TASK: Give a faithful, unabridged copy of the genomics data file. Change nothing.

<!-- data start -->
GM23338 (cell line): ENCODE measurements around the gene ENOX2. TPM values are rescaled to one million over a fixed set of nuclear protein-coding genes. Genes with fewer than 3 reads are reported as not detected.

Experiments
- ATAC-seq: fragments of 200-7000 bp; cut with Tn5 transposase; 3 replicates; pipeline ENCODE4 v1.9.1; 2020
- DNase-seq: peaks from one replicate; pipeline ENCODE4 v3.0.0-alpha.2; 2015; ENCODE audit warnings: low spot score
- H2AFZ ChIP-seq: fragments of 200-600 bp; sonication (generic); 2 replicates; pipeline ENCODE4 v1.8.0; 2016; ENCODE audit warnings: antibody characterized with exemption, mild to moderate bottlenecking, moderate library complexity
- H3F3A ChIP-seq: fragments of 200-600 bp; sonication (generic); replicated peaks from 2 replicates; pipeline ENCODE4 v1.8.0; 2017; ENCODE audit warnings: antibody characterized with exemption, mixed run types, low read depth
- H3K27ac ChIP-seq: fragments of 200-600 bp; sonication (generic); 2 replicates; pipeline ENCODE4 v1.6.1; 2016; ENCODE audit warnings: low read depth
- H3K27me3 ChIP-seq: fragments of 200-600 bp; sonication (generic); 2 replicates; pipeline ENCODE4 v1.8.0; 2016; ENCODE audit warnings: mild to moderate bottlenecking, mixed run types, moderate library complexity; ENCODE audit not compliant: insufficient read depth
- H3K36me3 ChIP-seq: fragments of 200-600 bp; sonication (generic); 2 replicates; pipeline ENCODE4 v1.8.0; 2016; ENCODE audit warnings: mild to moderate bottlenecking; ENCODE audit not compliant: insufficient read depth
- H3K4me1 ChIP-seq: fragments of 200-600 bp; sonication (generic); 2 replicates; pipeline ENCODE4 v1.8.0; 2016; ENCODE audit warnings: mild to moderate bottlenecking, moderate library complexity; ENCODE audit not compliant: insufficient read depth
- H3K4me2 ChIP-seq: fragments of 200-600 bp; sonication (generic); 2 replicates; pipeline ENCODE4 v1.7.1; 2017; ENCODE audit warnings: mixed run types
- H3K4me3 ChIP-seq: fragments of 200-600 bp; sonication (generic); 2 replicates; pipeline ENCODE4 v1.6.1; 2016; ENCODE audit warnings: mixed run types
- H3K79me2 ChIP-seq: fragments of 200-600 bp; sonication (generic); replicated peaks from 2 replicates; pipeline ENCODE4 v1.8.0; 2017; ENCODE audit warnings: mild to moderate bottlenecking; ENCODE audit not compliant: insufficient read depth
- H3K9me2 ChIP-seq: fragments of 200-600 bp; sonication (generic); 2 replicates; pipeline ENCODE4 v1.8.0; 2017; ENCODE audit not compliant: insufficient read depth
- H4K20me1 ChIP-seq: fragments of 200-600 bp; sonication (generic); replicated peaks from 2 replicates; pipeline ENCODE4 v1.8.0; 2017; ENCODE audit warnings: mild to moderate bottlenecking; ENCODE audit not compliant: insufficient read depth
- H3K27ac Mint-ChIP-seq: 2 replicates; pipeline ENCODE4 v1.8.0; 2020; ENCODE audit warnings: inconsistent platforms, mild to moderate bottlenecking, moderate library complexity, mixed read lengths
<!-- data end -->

GM23338 (cell line): ENCODE measurements around the gene ENOX2. TPM values are rescaled to one million over a fixed set of nuclear protein-coding genes. Genes with fewer than 3 reads are reported as not detected.

Experiments
- ATAC-seq: fragments of 200-7000 bp; cut with Tn5 transposase; 3 replicates; pipeline ENCODE4 v1.9.1; 2020
- DNase-seq: peaks from one replicate; pipeline ENCODE4 v3.0.0-alpha.2; 2015; ENCODE audit warnings: low spot score
- H2AFZ ChIP-seq: fragments of 200-600 bp; sonication (generic); 2 replicates; pipeline ENCODE4 v1.8.0; 2016; ENCODE audit warnings: antibody characterized with exemption, mild to moderate bottlenecking, moderate library complexity
- H3F3A ChIP-seq: fragments of 200-600 bp; sonication (generic); replicated peaks from 2 replicates; pipeline ENCODE4 v1.8.0; 2017; ENCODE audit warnings: antibody characterized with exemption, mixed run types, low read depth
- H3K27ac ChIP-seq: fragments of 200-600 bp; sonication (generic); 2 replicates; pipeline ENCODE4 v1.6.1; 2016; ENCODE audit warnings: low read depth
- H3K27me3 ChIP-seq: fragments of 200-600 bp; sonication (generic); 2 replicates; pipeline ENCODE4 v1.8.0; 2016; ENCODE audit warnings: mild to moderate bottlenecking, mixed run types, moderate library complexity; ENCODE audit not compliant: insufficient read depth
- H3K36me3 ChIP-seq: fragments of 200-600 bp; sonication (generic); 2 replicates; pipeline ENCODE4 v1.8.0; 2016; ENCODE audit warnings: mild to moderate bottlenecking; ENCODE audit not compliant: insufficient read depth
- H3K4me1 ChIP-seq: fragments of 200-600 bp; sonication (generic); 2 replicates; pipeline ENCODE4 v1.8.0; 2016; ENCODE audit warnings: mild to moderate bottlenecking, moderate library complexity; ENCODE audit not compliant: insufficient read depth
- H3K4me2 ChIP-seq: fragments of 200-600 bp; sonication (generic); 2 replicates; pipeline ENCODE4 v1.7.1; 2017; ENCODE audit warnings: mixed run types
- H3K4me3 ChIP-seq: fragments of 200-600 bp; sonication (generic); 2 replicates; pipeline ENCODE4 v1.6.1; 2016; ENCODE audit warnings: mixed run types
- H3K79me2 ChIP-seq: fragments of 200-600 bp; sonication (generic); replicated peaks from 2 replicates; pipeline ENCODE4 v1.8.0; 2017; ENCODE audit warnings: mild to moderate bottlenecking; ENCODE audit not compliant: insufficient read depth
- H3K9me2 ChIP-seq: fragments of 200-600 bp; sonication (generic); 2 replicates; pipeline ENCODE4 v1.8.0; 2017; ENCODE audit not compliant: insufficient read depth
- H4K20me1 ChIP-seq: fragments of 200-600 bp; sonication (generic); replicated peaks from 2 replicates; pipeline ENCODE4 v1.8.0; 2017; ENCODE audit warnings: mild to moderate bottlenecking; ENCODE audit not compliant: insufficient read depth
- H3K27ac Mint-ChIP-seq: 2 replicates; pipeline ENCODE4 v1.8.0; 2020; ENCODE audit warnings: inconsistent platforms, mild to moderate bottlenecking, moderate library complexity, mixed read lengths